Disappearing Debt? What Declaring Bankruptcy Means For What You Owe
Unfortunately, it's not hard to come to the realization that you have more outstanding debt and bills than money coming into your account. Seeing your funds drain on a monthly basis can be frustrating and even scary, and coming to the decision that you need to declare bankruptcy is not an easy one for anyone to make. While it can seem easy to get into debt, often creeping up on you before you fully realize it, it can be very hard to get out of debt or even to know what to do when considering bankruptcy. As there are four different types of bankruptcy filings, individuals facing the decision for the first time find it easy to be confused about what to expect, especially about what the process means for their debt. Will successfully declaring bankruptcy rid you of all your debt, or will some debts still require payment?
Four Chapters, Disappearing Debt
Unless you're a farmer, you can cross Chapter 12 bankruptcy off your list of potential options. Chapter 12 is only available to farmers or fishermen, helping those two groups to get their finances back on the right track before they completely lose their family operation. Additionally, filing under Chapter 11 status is reserved for businesses that are struggling to make ends meet. By reorganizing money to avoid similar problems in the future, Chapter 11 applicants can keep the doors to their business open, without fear of losing it all.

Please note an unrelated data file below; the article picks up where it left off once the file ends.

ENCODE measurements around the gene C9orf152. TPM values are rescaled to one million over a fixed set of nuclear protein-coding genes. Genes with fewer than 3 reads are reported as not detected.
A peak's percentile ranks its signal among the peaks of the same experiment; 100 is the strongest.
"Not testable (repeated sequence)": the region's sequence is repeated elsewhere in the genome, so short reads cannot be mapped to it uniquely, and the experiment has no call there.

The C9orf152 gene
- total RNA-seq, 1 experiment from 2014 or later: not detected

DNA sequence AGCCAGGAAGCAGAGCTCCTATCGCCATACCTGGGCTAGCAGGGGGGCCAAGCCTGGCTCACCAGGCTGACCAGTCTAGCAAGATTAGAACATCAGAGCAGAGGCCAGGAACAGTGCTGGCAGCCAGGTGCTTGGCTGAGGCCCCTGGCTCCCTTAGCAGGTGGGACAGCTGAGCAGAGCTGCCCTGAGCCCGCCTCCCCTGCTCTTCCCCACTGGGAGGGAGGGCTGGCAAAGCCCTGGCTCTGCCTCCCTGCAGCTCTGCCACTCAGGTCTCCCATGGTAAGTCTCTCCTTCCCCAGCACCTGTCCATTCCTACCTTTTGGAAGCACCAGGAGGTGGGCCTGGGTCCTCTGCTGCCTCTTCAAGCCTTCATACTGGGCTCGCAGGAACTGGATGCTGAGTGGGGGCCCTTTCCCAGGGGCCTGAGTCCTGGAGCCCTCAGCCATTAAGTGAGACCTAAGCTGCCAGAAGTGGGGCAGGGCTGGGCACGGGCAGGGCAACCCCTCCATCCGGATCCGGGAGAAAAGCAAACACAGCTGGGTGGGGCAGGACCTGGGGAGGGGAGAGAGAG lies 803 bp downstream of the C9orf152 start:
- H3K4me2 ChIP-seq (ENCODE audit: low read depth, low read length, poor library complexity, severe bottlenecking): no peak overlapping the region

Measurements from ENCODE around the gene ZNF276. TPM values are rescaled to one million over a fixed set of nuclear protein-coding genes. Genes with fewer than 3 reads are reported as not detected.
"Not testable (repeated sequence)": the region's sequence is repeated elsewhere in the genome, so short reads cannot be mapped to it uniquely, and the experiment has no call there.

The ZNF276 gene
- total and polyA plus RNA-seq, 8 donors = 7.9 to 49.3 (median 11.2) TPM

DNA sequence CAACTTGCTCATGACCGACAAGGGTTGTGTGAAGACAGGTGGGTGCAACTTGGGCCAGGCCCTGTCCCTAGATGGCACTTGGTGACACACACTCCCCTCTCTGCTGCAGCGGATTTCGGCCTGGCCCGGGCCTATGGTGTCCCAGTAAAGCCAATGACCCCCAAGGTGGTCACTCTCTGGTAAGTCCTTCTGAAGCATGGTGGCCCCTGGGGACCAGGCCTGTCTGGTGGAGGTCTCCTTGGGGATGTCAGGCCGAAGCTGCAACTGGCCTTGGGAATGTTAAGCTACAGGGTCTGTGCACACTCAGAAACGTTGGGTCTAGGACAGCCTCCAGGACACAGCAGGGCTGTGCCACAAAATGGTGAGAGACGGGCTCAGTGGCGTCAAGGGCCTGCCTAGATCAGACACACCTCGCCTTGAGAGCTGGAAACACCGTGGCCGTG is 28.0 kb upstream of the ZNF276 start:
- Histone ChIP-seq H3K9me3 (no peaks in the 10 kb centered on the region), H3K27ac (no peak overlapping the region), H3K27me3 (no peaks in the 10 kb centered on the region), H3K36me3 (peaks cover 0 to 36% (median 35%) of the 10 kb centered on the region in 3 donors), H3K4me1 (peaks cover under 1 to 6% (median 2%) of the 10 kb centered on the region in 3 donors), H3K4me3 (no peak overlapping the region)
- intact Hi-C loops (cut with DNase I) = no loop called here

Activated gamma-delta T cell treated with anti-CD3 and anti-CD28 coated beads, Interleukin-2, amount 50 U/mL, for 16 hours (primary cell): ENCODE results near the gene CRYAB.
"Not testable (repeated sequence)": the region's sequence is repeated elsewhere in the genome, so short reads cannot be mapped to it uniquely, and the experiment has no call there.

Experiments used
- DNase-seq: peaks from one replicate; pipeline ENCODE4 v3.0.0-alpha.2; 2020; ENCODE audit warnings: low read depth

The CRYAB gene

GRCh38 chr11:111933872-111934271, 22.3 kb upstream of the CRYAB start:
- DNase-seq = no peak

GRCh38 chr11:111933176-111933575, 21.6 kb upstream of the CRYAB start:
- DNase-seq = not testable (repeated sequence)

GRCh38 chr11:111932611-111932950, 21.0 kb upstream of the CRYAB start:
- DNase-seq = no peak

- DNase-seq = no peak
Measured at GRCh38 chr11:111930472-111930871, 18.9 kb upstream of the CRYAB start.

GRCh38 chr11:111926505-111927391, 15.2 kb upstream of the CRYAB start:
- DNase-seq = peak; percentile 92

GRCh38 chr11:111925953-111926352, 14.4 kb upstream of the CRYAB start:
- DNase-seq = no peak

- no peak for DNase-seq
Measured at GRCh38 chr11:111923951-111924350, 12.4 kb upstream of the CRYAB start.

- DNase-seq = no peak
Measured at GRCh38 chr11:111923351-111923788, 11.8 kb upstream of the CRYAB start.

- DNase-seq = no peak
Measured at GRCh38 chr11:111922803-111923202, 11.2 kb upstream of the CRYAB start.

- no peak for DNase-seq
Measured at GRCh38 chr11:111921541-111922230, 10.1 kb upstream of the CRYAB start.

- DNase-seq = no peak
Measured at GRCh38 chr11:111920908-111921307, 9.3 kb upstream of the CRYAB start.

The other two chapters of bankruptcy are more common because they apply to individuals and families. Each have their own set of pros and cons, so it's smart to meet with a lawyer, like Howard S. Goodman Bankruptcy Attorney, who can help you understand which condition suits you best:
- Chapter 13 bankruptcy is also known as "reorganization bankruptcy" because it allows you to keep your property, while setting up a payment plan for you to pay off your debt over a certain period of time. Because Chapter 13 includes a payment schedule, the court may not allow you to file for this type of bankruptcy if your income is too low or the debt too high.
- Chapter 7 bankruptcy is the most common type of bankruptcy in America, and it's not hard to see why-- filing successfully will effectively rid you of most of (or possibly even all of) the debt associated with your name. Of course, there is a catch: since all of your debt is being repaid by the trustee associated with your account, they have the legal right to seize and sell your unpaid property.